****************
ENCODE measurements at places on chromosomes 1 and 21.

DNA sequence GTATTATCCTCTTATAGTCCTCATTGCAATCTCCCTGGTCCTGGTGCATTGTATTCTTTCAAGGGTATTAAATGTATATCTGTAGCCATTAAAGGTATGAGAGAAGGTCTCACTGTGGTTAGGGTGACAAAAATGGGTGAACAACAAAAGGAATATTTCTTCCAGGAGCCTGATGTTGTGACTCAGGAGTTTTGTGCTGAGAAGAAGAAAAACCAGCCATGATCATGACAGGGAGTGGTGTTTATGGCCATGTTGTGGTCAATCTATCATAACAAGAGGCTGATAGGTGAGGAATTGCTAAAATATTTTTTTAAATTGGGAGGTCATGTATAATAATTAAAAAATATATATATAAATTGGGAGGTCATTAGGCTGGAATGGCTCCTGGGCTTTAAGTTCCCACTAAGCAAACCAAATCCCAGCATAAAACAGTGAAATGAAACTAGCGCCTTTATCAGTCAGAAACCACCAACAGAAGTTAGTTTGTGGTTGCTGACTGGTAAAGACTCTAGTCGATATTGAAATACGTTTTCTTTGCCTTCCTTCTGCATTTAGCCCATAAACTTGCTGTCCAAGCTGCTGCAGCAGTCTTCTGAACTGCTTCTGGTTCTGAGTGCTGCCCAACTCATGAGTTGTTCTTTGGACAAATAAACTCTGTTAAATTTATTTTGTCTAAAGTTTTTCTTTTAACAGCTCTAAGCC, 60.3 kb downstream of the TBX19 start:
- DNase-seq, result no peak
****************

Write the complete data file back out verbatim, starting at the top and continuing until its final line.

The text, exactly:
ENCODE measurements at places on chromosomes 1 and 21.

DNA sequence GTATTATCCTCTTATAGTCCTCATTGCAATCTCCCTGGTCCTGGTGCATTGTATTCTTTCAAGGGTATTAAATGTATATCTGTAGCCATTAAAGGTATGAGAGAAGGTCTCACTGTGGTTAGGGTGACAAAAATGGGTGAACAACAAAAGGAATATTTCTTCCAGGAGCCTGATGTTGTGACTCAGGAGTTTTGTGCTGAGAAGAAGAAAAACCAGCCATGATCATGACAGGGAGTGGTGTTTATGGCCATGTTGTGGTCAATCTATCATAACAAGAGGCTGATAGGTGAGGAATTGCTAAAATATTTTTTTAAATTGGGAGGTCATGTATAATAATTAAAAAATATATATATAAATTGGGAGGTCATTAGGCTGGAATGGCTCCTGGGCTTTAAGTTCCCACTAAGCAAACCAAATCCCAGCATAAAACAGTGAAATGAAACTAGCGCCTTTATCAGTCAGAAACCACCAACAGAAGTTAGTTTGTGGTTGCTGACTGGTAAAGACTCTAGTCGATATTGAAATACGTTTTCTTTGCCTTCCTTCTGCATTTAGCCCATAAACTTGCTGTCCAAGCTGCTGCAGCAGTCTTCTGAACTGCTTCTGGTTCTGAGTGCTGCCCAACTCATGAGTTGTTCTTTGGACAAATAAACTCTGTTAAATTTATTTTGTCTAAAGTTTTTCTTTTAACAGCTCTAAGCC, 60.3 kb downstream of the TBX19 start:
- DNase-seq, result no peak